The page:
By Maria YagerJune 27, 2019
FORT CAMPBELL, Ky. -- The commanding general of U.S. Army Forces Command, Gen. Michael X. Garrett, visited Blanchfield Army Community Hospital, June 25 to discuss how the hospital's transition to the Defense Health Agency will impact Soldier medical readiness on Fort Campbell and medical care for service members, retirees and family members enrolled at the facility.
The National Defense Authorization Act of 2017 called for transitioning the management of the three separate military health systems of the Army, Navy and Air Force to one, managed by a single Defense Health Agency. Blanchfield's transition from an Army Medicine managed facility to DHA is scheduled for Oct. 1.
"For our beneficiaries, the change should be seamless. Hospital administrators are the ones who are going to do all the hard work of making those administrative transitions, but for the community, it should be seamless," said Col. Patrick T. Birchfield, BACH and U.S. Army Medical Department Activity Fort Campbell commander, in a joint brief to Garrett with Maj. Gen. Brian Winski, 101st Airborne Division (Air Assault) commander.
As FORSCOM Commander, Garrett's mission is to train and prepare a combat ready, globally responsive total force in order to build and sustain readiness to meet combatant command requirements.
Blanchfield supports that effort by enabling the medical readiness of nearly 27,000 Soldiers from the 101st Airborne Division and Fort Campbell. Blanchfield also established and maintains oversight of the medical Soldier Readiness Processing Site and a Troop Medical Clinic at Fort McCoy, Wisconsin, capable of supporting large scale Reserve mobilizations. When activated, the medical SRP site is capable of processing hundreds of Soldiers per day to ensure they are quickly ready for their follow-on mission.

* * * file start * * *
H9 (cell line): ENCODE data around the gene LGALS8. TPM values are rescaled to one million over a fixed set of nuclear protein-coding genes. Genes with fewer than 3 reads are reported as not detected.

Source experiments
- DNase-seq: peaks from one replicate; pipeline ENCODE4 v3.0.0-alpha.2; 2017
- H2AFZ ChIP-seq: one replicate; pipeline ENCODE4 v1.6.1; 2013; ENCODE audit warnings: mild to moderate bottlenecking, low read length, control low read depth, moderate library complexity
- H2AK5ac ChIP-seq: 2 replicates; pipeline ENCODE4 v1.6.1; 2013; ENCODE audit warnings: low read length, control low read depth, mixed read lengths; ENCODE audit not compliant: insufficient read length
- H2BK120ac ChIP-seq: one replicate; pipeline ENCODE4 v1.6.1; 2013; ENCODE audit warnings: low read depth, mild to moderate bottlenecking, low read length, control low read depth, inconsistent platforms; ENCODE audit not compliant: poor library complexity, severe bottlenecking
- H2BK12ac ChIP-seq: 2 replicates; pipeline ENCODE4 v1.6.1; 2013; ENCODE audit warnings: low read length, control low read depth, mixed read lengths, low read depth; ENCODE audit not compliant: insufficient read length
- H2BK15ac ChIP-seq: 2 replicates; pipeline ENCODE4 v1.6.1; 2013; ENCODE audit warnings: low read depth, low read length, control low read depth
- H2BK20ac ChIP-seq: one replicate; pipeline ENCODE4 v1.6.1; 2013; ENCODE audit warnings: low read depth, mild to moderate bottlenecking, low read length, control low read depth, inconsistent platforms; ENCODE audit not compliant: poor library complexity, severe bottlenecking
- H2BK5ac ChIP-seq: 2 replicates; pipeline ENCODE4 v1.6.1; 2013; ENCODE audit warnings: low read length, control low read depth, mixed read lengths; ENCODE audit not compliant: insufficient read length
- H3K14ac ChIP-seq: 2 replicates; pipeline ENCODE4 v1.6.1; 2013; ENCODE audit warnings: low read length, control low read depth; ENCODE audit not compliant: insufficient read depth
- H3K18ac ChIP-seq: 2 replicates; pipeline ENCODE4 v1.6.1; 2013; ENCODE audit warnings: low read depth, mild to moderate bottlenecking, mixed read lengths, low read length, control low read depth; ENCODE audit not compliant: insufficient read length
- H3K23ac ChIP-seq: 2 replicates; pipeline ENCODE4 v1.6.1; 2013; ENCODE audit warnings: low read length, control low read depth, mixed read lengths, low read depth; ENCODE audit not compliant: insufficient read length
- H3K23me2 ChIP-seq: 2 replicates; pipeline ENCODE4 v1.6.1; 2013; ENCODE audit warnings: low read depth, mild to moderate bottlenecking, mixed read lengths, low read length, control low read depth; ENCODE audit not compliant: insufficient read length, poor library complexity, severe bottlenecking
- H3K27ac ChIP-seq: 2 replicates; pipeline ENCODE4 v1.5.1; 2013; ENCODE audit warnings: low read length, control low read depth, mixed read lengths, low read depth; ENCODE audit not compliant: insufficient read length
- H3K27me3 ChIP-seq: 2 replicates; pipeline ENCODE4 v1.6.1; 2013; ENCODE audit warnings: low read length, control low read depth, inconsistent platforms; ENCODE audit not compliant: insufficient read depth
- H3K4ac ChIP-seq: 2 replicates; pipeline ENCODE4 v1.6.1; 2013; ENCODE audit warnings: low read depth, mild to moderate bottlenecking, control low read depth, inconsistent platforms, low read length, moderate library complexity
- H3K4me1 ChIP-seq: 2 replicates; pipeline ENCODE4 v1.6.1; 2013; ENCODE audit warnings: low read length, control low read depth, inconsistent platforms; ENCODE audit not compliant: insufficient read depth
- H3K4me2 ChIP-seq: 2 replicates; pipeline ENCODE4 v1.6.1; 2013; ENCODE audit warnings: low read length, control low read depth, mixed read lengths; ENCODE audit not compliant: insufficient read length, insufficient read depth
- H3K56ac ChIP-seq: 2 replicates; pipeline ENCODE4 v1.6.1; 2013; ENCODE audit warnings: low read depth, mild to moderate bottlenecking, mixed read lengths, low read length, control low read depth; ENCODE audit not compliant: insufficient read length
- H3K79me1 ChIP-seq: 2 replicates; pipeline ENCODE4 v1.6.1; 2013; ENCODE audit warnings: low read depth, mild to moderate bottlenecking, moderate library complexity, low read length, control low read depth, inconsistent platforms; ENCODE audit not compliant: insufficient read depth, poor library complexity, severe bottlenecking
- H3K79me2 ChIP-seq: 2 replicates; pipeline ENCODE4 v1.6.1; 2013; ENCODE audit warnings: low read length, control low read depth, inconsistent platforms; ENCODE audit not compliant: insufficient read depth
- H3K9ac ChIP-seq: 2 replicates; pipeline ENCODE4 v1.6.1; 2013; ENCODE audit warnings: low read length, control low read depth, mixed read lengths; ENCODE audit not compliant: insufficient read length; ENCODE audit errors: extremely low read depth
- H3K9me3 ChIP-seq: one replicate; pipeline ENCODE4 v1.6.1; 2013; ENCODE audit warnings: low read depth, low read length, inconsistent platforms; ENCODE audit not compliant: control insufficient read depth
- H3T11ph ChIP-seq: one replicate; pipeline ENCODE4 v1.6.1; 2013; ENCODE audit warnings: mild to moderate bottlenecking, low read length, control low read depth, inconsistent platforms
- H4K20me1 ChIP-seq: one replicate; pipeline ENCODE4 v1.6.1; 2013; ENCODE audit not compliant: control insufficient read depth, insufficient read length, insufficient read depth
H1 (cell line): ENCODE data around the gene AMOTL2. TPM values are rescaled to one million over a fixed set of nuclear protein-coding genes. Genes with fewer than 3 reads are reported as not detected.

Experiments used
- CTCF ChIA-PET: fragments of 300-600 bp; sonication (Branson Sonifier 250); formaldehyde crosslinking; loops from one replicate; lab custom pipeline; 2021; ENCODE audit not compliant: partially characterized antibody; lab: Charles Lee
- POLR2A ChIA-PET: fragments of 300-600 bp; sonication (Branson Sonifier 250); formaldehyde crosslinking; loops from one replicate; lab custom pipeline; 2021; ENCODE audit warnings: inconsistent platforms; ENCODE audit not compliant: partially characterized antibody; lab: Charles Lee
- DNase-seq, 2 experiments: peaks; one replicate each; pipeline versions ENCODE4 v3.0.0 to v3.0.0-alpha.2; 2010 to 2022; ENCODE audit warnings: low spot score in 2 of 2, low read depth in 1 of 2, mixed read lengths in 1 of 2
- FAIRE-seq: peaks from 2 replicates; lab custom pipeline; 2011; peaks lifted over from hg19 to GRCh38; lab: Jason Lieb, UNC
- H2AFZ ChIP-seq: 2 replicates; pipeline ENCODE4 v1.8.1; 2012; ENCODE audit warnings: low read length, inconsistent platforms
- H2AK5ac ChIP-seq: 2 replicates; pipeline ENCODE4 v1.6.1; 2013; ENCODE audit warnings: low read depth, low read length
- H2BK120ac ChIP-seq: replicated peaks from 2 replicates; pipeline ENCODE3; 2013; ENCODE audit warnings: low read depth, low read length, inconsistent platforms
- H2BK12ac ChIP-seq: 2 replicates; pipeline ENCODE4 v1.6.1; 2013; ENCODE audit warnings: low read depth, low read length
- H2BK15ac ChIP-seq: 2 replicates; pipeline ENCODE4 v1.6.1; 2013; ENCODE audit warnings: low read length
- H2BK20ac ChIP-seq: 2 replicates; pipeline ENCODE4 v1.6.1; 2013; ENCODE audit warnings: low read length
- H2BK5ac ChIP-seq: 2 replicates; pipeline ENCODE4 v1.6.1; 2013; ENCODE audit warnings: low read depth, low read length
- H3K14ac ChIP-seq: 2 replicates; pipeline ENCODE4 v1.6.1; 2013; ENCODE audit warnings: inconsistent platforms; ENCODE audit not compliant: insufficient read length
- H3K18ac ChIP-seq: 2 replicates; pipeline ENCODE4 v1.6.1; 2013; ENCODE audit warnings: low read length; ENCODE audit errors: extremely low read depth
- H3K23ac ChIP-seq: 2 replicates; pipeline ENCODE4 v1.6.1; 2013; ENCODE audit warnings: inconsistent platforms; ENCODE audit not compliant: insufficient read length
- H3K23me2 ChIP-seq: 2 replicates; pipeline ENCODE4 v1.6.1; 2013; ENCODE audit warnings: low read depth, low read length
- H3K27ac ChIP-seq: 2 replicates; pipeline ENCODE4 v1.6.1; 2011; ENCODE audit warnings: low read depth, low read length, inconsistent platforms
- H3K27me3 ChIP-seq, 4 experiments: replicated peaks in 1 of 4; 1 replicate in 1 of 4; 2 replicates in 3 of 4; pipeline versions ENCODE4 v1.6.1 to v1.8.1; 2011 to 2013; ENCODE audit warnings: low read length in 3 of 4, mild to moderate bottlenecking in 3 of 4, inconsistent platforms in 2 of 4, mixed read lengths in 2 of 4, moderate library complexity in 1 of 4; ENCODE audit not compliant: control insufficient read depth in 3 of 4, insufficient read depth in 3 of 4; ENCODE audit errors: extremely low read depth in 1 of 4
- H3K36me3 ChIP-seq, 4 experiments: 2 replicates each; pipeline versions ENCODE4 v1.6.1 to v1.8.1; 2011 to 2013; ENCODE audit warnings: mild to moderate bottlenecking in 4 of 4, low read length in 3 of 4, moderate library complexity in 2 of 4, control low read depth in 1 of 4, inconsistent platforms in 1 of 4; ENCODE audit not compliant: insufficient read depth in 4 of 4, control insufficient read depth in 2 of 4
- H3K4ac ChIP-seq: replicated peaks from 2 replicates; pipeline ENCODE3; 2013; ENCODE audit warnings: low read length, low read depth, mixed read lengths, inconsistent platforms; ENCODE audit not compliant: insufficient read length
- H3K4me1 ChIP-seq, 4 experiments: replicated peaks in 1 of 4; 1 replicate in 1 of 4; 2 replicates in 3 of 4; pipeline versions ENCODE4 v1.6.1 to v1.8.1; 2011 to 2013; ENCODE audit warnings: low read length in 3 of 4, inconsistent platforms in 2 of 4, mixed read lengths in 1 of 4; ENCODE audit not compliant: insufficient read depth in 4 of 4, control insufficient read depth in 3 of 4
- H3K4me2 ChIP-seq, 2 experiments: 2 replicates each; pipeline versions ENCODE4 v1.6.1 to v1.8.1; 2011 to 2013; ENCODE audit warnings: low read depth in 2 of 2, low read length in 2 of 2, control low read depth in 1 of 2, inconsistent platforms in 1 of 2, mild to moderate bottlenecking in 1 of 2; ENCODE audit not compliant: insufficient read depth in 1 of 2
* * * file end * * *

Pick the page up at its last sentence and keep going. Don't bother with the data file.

"Efficiency is a big part of what DHA is after, improving efficiencies across all three of the services. We think that directly relates to improving the deployability of our forces and enhancing patient access," said Birchfield.
Garrett also asked about the transition's impact to the Fort Campbell community's retired military population.
"The retiree population is large, but if we're able to maintain the same capabilities it shouldn't have to affect the retiree population," said Birchfield. Nearly 16,300 retirees and their family members and 30,000 family members of active duty Soldiers are enrolled at Blanchfield.
Under the transition, the hospital's mission will remain the same -- to support medical readiness of warfighters, provide medical care for their families and all patients seen at Blanchfield.
After the assessment, Garrett said he felt confident in Winski's and Birchfield's ability to keep the Soldiers from the 101st medically ready and would continue to work with DHA to tie-up any loose ends across all his Forces.
"We'll lead through it, and this team will lead through it, and we'll continue to have exceptional health care for our Soldiers and our families," said Garrett.